Dry Adiabatic Lapse RateThe dry adiabatic lapse rate is one degree Celsius of cooling for every 100 meters (1°C/100m, 10°C/kilometer or 5.5°F/1000 feet). Thus a dry (simply not saturated) parcel of air that rises 200 meters will cool two degrees, when it descends 200 meters, it will regain its original temperature because its temperature will rise two degrees. As the parcel of air rises and it cools, it will eventually cool to the dew point when condensation can begin and clouds will form.
Saturated Adiabatic Lapse RateAir that is saturated with water has reached the dew point temperature and is carrying as much moisture as that parcel of air is capable of holding at that temperature. This saturated parcel of air has a saturated adiabatic lapse rate (also known as wet adiabatic lapse rate) of 0.5°C/100 m (5°C/kilometer or 3.3°F/1000 feet). The saturated adiabatic lapse rate does vary with temperature.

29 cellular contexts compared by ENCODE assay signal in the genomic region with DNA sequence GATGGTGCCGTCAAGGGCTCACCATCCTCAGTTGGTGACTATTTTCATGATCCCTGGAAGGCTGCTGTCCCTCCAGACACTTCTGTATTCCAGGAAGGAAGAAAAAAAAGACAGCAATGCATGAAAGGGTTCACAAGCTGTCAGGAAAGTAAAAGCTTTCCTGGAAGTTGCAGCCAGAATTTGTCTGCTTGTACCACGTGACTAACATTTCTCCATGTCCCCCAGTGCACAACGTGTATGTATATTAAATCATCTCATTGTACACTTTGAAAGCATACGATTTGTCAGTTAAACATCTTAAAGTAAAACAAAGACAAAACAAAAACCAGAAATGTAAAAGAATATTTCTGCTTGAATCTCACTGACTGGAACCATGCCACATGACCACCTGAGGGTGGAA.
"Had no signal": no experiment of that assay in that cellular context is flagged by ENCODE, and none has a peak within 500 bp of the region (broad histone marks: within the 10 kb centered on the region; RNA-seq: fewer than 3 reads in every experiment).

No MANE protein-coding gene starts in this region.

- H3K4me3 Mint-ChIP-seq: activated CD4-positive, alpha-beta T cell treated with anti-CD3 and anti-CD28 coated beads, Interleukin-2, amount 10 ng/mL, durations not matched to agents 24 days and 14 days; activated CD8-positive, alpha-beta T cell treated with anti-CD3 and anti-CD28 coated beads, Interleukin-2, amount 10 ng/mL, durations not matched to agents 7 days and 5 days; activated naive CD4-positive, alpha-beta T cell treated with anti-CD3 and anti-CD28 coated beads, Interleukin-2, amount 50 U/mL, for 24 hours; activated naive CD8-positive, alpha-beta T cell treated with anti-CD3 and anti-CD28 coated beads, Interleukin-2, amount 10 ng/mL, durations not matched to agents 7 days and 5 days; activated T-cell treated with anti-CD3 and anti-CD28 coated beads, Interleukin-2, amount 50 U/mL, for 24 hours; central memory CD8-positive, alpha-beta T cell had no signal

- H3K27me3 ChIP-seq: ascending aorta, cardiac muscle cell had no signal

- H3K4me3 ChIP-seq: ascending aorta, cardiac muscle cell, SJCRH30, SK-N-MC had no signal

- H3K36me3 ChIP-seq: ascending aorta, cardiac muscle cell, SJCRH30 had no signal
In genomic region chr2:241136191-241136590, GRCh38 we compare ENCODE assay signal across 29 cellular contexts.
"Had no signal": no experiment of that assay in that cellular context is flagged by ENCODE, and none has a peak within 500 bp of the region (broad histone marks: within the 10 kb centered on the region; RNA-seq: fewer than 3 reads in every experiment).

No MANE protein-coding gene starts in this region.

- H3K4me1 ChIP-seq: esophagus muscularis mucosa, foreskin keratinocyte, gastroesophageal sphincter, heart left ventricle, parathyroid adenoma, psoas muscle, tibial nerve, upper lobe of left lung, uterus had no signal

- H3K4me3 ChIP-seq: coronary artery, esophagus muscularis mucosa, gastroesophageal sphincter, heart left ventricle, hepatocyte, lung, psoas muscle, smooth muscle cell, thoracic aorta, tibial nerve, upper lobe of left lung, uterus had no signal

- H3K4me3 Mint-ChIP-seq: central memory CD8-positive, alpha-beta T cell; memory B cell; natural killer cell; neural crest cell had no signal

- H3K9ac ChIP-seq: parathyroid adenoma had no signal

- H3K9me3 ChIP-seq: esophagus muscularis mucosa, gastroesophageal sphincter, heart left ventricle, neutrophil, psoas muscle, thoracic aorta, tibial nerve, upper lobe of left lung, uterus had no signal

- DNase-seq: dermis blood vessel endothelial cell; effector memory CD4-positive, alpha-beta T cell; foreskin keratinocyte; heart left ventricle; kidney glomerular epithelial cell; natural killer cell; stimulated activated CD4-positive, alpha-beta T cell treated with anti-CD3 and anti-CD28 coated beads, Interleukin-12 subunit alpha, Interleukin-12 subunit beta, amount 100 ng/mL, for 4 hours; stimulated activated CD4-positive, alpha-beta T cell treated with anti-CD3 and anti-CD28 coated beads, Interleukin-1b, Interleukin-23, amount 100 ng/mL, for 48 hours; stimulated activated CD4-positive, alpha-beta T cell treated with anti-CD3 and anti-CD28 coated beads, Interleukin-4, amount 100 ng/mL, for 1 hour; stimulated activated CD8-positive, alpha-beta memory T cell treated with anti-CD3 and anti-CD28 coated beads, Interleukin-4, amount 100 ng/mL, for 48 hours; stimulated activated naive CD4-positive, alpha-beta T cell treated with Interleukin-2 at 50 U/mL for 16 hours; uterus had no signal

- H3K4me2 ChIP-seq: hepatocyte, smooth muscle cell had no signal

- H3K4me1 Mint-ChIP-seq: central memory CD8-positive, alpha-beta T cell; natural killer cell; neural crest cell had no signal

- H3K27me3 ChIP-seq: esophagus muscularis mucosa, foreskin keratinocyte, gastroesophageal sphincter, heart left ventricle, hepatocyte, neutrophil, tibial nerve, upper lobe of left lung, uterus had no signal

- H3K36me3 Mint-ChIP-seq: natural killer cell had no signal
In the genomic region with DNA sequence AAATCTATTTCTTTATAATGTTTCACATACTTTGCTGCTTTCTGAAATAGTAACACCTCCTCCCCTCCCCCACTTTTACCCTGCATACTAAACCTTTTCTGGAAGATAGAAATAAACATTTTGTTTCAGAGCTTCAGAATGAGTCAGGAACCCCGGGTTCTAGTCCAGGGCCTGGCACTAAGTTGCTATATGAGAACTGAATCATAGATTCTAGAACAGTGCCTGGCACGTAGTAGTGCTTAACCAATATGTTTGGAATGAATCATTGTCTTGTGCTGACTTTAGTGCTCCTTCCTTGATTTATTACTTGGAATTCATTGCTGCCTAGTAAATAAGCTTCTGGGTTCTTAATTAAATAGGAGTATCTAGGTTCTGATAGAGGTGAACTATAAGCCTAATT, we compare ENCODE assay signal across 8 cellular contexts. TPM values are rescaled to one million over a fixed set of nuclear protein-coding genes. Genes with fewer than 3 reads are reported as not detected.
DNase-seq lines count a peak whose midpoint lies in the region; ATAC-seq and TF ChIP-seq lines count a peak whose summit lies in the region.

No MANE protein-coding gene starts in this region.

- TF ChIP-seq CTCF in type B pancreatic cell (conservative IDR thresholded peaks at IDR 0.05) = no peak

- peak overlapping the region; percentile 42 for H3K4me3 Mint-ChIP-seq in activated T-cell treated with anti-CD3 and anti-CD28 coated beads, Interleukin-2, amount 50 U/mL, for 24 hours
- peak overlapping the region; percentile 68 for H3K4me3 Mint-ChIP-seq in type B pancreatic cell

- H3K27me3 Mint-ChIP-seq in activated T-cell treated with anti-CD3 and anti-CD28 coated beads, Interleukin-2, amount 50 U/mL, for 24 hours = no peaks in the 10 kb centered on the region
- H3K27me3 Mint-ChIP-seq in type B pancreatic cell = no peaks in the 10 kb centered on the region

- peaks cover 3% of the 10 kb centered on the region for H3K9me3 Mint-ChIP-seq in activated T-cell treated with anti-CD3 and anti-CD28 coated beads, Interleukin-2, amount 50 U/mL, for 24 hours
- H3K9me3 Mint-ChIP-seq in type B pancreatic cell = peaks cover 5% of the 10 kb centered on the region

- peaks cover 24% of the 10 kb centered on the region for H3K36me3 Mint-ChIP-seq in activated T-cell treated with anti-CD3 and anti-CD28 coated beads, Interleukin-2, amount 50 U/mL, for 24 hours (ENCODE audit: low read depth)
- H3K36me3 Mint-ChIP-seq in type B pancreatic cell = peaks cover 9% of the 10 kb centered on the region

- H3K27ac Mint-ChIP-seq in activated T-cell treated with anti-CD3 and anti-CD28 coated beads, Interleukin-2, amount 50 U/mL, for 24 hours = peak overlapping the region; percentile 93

If you're having trouble thinking about a parcel of air rising, think of a invisible balloon of air rising. As it rises, it cools as it expands. If it begins to descend it will compress and the temperature will increase.